Right around the time I discovered book blogs and began my own, I discovered the Bibliophilic Books Challenge, in which readers pledge to read books about books. A challenge meant for me! It was the only challenge I did last year, and it was, truth be told, shamefully easy to complete because, of course, I was reading the books for this blog and determined to make a big dent in my collection of books about books.
Buried in Print is a self-confessed challenge addict, and I have been inspired by her end-of-year wrap-up posts about the many challenges she completed this year. I am taking advantage of the path she has forged and doing many of her challenges, as well as a few others I’ve discovered.
I will, of course, be (re)reading all of the Canada Reads Independently picks, as well as the Canada Reads books, which will see me in good stead for the Canadian Book Challenge hosted by Book Mine Set. I really need no inducement to read Canadian literature, but one of the pleasures of challenges, I’m discovering, is reading in company.
Ever the optimist, I have signed up for the TBR Dare, over at Ready When You Are, C.B. I failed this project spectacularly last year when I tried to stop myself buying new books, but I’ll give it a go again. I’ve pledged the maximum time: no new books until April 1.
In a similar vein, but with the restriction that it must be 12 books that have been on the bedside for more than a year, is the 2011 To Be Read Challenge. The book must have been published prior to 2010. I have several books that I ran out to buy in 2009, and never got to, so this will be my prompt.
Also similar: the Off the Shelf Challenge at Bookish Ardour, in which one pledges to read a certain number of books off the shelf. I’m aiming for 50. That will be 1/3 of my goal of 150 books for the year.
There are a number of challenges based on fulfilling a rubric, and I like the idea of prescribed reading. It appeals to the perpetual student in me, so I’ve signed up for three challenges in that vein.
The first is What’s in a Name, hosted by Beth Fish, in which one reads books with specific words in the title.
The second is Bart’s Bookshelf’s Twenty Eleven Reading Challenge: read 20 books from 11 categories. I am new to the approach to reading as a grab bag of categories, and it really appeals.
The third is the 1% Well-Read Challenge: read 13 of the 1001 Books to Read Before You Die. The kids gave me the 1001 Children’s Books to Read Before You Grow Up, and since I am still growing up, I’ll do double duty and read a total of 26 for this challenge. It’s got to be done before April 30, 2011, and I’ve pledged only to read from the TBR pile until April 1, so this may be a bit tricky.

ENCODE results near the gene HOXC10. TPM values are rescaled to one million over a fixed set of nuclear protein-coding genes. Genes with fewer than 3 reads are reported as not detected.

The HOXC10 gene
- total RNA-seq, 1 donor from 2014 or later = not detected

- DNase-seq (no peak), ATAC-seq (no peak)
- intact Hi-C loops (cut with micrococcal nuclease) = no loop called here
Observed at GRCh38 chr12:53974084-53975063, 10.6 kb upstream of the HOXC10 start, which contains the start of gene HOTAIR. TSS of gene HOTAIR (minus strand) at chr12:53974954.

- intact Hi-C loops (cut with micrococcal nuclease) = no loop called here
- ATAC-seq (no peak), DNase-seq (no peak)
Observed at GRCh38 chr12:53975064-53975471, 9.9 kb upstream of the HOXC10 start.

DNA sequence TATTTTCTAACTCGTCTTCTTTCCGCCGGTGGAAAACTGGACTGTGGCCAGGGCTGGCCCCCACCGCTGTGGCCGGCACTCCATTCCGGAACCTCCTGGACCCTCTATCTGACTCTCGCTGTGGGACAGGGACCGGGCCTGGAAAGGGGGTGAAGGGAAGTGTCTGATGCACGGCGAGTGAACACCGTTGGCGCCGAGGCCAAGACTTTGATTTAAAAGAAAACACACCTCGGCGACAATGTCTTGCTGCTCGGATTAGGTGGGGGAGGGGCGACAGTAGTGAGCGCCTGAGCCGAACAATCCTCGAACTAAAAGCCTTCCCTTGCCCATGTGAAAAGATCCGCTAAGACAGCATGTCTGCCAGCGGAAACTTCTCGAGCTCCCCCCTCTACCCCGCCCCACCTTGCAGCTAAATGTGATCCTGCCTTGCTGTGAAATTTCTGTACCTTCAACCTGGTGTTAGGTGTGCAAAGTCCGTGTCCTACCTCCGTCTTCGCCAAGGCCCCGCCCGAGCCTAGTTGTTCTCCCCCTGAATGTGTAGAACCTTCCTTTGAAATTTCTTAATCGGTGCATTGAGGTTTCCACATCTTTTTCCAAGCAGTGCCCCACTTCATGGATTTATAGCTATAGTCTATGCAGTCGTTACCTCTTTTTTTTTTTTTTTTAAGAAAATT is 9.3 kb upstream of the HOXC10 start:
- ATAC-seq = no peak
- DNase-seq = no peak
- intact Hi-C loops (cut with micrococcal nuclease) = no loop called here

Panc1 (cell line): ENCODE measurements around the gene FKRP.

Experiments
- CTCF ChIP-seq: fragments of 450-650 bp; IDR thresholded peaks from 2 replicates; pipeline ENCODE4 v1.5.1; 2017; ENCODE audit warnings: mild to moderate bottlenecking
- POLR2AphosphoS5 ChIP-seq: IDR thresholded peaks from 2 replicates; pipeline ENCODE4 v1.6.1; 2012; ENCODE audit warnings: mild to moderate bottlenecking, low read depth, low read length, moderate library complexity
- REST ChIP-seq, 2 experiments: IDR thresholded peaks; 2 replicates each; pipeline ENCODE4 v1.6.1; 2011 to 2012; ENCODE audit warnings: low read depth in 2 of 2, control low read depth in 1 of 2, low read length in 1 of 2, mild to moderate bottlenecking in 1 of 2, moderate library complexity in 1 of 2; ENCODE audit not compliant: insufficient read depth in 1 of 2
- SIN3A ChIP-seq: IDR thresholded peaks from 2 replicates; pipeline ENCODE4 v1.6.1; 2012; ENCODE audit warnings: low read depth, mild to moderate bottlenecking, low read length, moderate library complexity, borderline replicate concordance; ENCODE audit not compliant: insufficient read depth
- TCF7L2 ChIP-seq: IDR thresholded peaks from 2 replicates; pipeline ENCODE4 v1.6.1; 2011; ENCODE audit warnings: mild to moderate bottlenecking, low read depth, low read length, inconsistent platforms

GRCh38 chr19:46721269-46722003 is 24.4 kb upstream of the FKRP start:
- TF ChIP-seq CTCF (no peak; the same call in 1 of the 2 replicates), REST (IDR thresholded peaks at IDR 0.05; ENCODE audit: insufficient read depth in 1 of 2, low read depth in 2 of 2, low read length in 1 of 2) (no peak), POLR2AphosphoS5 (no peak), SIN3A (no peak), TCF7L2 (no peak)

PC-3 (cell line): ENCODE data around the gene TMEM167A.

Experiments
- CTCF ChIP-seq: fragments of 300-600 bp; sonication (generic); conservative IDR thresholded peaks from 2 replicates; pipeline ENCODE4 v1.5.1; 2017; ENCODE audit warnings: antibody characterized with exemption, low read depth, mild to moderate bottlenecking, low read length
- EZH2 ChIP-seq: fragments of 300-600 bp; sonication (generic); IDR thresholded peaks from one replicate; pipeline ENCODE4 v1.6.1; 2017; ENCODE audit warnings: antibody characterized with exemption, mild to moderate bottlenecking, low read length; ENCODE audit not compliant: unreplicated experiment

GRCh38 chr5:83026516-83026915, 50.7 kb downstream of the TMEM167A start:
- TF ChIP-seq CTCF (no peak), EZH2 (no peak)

Bibliophibian is also hosting a challenge based on a book about books: The Heroine’s Bookshelf.
Because I have several of these from 2010 I still have not read, I’ll be doing The Short Story Reading Challenge.
This is one that caught my eye in 2010: The Essay Reading Challenge. I’m in for 30 essays, many of which double as essays about books.
From short to long: The Chunkster Challenge. I’m in for the minimum four.
File under Comfort Reads: mysteries. When I want to tune out, this is what I read. I gave Ted a great pile of mysteries for his birthday last year, and, conveniently, I have not read any of them, so I’ll tick boxes with the Off the Shelf challenge, too. 12 mysteries in 12 months. No problem.
And because I have more than a few science books on the bedside tower, I’m in for the science book challenge hosted by Science City. This is their description:
The Science Book Challenge is easy as pi: read 3 (or 3.14!) science books during 2011, then tell us and others about the books you’ve read and help spread science literacy.
Hopefully also as easy as pi is the Science in Fiction challenge. 1 More Chapter hosted this challenge last year. I will aim low with this one (3), but several have been on my TBR list for a while. Curiosities, I’m looking at you.
All of the above are books I’d be reading with or without a challenge, so I’ve found three that will push me a bit:
The Nautical Reading Challenge, at the Dinghy level (that’s up to five books).
The Global Reading Challenge appeals to me because I’m anglo-centric and need a push to read from other languages and because I really like the button.
And, because I’ve only listened to one book in my lifetime, I’m doing the Audio Book Challenge at the Curious level (3).
I’m giddy with all this listing. I’m sure I’ve got a case of eyes bigger than stomach, but I’ve picked challenges in which overlaps are allowed. The majority of these books will not be books about books, so I’ll just be listing them on my new 2011 Challenges page. I’m undecided about what to do about reviews. Perhaps they’ll be on Library Thing.
Are you doing any challenges? If you are looking for a collected selection of reading challenges, go to A Novel Challenge, where you will find a huge selection of them.
Read Full Post »